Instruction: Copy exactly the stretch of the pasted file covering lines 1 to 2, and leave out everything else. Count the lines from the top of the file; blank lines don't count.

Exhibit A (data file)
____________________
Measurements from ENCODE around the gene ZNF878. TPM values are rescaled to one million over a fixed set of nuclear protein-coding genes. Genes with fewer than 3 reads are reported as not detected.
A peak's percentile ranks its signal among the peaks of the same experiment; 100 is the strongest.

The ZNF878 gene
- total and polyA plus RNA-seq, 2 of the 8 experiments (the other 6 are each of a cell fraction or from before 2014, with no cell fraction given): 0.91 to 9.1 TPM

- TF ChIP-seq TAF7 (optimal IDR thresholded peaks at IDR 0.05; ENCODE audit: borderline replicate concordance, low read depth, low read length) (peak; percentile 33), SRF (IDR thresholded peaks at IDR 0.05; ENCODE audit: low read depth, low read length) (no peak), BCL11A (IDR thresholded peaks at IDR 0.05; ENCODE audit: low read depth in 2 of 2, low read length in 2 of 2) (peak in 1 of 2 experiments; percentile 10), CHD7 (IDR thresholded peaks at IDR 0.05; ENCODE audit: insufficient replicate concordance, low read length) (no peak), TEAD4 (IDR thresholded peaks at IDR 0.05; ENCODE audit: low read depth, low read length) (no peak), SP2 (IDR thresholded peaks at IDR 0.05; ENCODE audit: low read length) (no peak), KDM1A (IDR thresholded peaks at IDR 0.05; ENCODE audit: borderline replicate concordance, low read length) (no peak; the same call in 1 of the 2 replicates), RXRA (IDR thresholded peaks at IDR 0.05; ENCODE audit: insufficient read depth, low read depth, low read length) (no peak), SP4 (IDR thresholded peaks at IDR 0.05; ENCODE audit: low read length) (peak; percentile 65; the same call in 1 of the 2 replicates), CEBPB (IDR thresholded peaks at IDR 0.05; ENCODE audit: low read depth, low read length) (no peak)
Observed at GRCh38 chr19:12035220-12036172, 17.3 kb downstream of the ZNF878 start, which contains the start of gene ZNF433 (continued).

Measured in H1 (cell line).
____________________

Measurements from ENCODE around the gene ZNF878. TPM values are rescaled to one million over a fixed set of nuclear protein-coding genes. Genes with fewer than 3 reads are reported as not detected.
A peak's percentile ranks its signal among the peaks of the same experiment; 100 is the strongest.